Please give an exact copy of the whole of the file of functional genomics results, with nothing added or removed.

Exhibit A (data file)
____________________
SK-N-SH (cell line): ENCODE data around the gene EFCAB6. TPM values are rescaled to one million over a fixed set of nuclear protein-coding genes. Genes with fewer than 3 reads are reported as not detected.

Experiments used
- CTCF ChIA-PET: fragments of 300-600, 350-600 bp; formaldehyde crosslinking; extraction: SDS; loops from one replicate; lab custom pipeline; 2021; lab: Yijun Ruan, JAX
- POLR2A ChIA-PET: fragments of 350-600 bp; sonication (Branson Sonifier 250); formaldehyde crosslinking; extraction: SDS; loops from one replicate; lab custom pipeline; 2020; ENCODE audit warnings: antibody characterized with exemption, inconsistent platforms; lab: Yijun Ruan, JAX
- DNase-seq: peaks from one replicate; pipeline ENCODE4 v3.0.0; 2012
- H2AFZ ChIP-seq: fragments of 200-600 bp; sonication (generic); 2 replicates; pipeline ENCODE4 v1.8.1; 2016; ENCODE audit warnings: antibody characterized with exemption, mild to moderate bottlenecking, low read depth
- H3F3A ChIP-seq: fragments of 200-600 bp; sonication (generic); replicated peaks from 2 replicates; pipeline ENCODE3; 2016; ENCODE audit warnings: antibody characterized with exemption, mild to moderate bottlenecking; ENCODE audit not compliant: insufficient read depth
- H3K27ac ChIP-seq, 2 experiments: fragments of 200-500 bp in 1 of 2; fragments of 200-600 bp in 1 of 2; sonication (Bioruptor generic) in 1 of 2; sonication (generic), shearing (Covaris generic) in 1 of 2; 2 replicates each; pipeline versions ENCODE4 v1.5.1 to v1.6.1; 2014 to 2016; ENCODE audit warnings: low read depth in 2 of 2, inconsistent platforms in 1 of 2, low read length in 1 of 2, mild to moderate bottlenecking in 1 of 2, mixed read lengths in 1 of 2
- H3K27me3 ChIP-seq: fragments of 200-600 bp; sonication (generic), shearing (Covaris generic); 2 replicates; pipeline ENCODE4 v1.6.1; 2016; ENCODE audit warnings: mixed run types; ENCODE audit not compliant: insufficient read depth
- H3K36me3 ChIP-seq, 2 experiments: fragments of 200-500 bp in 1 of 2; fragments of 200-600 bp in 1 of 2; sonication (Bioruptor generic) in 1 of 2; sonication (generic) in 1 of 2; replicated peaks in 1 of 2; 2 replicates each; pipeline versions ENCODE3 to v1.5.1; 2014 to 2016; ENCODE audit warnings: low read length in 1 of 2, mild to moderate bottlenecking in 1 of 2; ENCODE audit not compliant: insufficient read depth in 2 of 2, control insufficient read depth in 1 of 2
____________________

SK-N-SH (cell line): ENCODE data around the gene EFCAB6. TPM values are rescaled to one million over a fixed set of nuclear protein-coding genes. Genes with fewer than 3 reads are reported as not detected.

Experiments used
- CTCF ChIA-PET: fragments of 300-600, 350-600 bp; formaldehyde crosslinking; extraction: SDS; loops from one replicate; lab custom pipeline; 2021; lab: Yijun Ruan, JAX
- POLR2A ChIA-PET: fragments of 350-600 bp; sonication (Branson Sonifier 250); formaldehyde crosslinking; extraction: SDS; loops from one replicate; lab custom pipeline; 2020; ENCODE audit warnings: antibody characterized with exemption, inconsistent platforms; lab: Yijun Ruan, JAX
- DNase-seq: peaks from one replicate; pipeline ENCODE4 v3.0.0; 2012
- H2AFZ ChIP-seq: fragments of 200-600 bp; sonication (generic); 2 replicates; pipeline ENCODE4 v1.8.1; 2016; ENCODE audit warnings: antibody characterized with exemption, mild to moderate bottlenecking, low read depth
- H3F3A ChIP-seq: fragments of 200-600 bp; sonication (generic); replicated peaks from 2 replicates; pipeline ENCODE3; 2016; ENCODE audit warnings: antibody characterized with exemption, mild to moderate bottlenecking; ENCODE audit not compliant: insufficient read depth
- H3K27ac ChIP-seq, 2 experiments: fragments of 200-500 bp in 1 of 2; fragments of 200-600 bp in 1 of 2; sonication (Bioruptor generic) in 1 of 2; sonication (generic), shearing (Covaris generic) in 1 of 2; 2 replicates each; pipeline versions ENCODE4 v1.5.1 to v1.6.1; 2014 to 2016; ENCODE audit warnings: low read depth in 2 of 2, inconsistent platforms in 1 of 2, low read length in 1 of 2, mild to moderate bottlenecking in 1 of 2, mixed read lengths in 1 of 2
- H3K27me3 ChIP-seq: fragments of 200-600 bp; sonication (generic), shearing (Covaris generic); 2 replicates; pipeline ENCODE4 v1.6.1; 2016; ENCODE audit warnings: mixed run types; ENCODE audit not compliant: insufficient read depth
- H3K36me3 ChIP-seq, 2 experiments: fragments of 200-500 bp in 1 of 2; fragments of 200-600 bp in 1 of 2; sonication (Bioruptor generic) in 1 of 2; sonication (generic) in 1 of 2; replicated peaks in 1 of 2; 2 replicates each; pipeline versions ENCODE3 to v1.5.1; 2014 to 2016; ENCODE audit warnings: low read length in 1 of 2, mild to moderate bottlenecking in 1 of 2; ENCODE audit not compliant: insufficient read depth in 2 of 2, control insufficient read depth in 1 of 2